Surgery is the most common and effective treatment for basal cell carcinoma, or BCC, and several types of surgery are available. The surgical procedure recommended depends on the size, location, and subtype of the tumor, along with other factors. Dr. Alvarado, can you tell us about surgery for skin cancer?
Sure, Dr. Mayzik. There are several types of surgery used to treat non-melanoma skin cancers. Surgical excision is a common treatment that removes the growth with a scalpel. A border of skin around the tumor, called the margin, is also taken and examined under a microscope to be sure all the cancer cells have been removed. The size of the margin excised depends on the extent of the growth and type of cancer.
Electrodesiccation and curettage is often utilized to remove small skin cancers, such as superficial BCC, with a looped instrument called a curette. Other subtypes of BCC are typically too deep for this procedure, and there’s a risk of not removing the entire tumor. After the tumor is removed, an electric current is delivered to the area to control bleeding and destroy any residual cancer cells. This is usually a fast and simple procedure.
Mohs surgery, also called Mohs micrographic surgery, is a procedure that removes small margins of tissue around the cancer in layers. Each layer is then examined under a microscope. Layers continue to be removed until cancer cells are no longer visible. Mohs surgery has the highest cure rate of any BCC treatment. Because this procedure offers the most margin control, it’s often used for head, face, and neck cancers, and for large tumors. Additionally, it’s frequently used for skin cancers that have a higher risk of recurrence.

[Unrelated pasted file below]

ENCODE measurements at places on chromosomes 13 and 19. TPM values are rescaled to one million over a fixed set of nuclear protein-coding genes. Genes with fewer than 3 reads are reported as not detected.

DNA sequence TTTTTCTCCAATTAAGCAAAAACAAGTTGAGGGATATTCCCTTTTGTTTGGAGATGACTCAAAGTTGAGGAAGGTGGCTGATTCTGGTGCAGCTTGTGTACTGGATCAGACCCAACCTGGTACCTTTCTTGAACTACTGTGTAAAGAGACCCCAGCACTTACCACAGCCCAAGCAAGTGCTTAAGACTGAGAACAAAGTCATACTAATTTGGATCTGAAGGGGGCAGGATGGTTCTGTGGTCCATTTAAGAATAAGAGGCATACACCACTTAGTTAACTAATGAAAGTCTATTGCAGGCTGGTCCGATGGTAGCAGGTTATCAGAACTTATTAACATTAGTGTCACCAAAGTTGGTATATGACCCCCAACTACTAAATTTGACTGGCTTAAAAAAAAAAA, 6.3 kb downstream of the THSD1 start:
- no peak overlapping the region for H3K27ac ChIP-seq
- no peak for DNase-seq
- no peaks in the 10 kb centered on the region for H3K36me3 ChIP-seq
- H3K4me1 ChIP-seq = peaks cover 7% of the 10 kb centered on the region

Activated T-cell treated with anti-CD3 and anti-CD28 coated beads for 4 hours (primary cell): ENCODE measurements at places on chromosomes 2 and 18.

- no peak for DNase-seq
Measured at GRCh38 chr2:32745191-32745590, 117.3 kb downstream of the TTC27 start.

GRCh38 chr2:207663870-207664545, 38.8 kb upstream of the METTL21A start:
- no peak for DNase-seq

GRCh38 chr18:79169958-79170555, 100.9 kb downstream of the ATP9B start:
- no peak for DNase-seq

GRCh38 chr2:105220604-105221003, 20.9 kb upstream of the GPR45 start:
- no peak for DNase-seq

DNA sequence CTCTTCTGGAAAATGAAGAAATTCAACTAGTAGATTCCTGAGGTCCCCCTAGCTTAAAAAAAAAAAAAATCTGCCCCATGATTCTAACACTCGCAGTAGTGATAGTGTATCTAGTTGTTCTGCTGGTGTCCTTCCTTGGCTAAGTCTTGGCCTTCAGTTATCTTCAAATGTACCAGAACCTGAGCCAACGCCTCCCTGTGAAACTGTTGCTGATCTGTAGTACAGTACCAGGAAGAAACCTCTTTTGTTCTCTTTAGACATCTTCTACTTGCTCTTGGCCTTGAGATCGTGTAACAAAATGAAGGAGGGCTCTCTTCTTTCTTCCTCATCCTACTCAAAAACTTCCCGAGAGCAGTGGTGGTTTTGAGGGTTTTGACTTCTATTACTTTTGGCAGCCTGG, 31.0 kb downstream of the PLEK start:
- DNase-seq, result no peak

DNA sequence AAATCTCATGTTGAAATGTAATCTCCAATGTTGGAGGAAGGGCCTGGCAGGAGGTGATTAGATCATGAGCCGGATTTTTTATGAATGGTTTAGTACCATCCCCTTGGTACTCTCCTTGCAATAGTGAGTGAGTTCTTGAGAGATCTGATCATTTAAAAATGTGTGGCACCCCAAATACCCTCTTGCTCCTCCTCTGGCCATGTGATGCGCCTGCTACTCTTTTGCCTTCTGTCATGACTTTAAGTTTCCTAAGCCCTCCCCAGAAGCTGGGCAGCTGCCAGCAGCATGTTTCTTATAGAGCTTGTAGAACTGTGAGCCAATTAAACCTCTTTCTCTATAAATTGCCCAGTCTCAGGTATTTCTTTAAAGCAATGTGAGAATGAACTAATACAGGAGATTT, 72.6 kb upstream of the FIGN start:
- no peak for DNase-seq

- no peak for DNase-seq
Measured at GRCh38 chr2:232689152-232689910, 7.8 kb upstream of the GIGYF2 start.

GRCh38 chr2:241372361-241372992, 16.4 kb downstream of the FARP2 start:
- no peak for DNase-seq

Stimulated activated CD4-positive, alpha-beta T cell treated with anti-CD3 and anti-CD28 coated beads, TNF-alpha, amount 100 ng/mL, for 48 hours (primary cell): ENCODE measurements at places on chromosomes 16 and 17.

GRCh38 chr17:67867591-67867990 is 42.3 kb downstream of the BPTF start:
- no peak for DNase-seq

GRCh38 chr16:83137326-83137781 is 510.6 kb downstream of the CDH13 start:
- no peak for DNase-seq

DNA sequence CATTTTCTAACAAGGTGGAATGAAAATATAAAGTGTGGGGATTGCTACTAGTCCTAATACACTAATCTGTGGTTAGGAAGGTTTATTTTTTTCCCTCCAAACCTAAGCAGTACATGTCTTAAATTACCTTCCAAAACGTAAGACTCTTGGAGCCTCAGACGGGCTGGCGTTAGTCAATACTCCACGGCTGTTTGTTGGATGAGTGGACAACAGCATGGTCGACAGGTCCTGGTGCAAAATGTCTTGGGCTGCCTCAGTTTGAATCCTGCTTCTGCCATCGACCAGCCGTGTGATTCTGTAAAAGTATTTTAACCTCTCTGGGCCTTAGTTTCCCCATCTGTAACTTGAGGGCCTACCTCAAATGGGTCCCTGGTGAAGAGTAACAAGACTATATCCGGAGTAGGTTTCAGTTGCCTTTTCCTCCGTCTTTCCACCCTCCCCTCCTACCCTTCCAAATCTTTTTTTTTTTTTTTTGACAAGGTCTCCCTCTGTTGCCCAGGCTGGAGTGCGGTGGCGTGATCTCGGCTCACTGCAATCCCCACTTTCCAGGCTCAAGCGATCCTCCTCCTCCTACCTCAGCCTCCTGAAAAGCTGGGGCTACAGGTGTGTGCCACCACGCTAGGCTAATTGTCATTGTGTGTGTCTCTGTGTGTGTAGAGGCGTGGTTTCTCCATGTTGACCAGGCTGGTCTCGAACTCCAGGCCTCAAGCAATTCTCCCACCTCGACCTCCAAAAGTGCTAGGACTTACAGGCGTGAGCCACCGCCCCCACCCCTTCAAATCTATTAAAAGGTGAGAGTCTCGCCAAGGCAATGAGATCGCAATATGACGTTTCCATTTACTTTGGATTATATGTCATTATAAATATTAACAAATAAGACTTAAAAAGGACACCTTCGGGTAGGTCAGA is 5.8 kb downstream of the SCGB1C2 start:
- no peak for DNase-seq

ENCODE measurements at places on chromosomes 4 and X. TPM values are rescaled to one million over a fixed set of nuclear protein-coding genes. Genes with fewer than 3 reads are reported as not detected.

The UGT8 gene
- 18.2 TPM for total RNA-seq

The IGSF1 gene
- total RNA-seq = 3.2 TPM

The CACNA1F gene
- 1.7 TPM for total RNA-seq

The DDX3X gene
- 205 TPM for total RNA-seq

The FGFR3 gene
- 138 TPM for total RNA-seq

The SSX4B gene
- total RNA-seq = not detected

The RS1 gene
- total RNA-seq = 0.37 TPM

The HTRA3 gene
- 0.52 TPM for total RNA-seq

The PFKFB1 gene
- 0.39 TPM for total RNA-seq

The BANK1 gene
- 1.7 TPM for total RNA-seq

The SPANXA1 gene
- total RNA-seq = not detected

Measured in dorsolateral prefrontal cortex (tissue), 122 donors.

Another type of surgery is called cryosurgery. During the procedure, liquid nitrogen is applied directly onto the skin, freezing and destroying cancer cells. Cryosurgery can be used for a variety of benign or noncancerous conditions as well as precancerous areas. It’s not frequently used to treat BCC, as it has a lower cure rate than other procedures.
A skin graft or flap may be needed after surgery if the skin cancer removed was large or the affected area does not heal properly. Mohs surgeons are dermatologists who are specially trained in the Mohs technique, as well as cosmetic closures of large facial defects using skin flaps or grafts. During the graft, an area on another part of the body, such as the upper thigh, chest, or neck is numbed and a patch of healthy skin removed. The patch is then placed on the area where the growth was removed. The graft may need special care until it heals.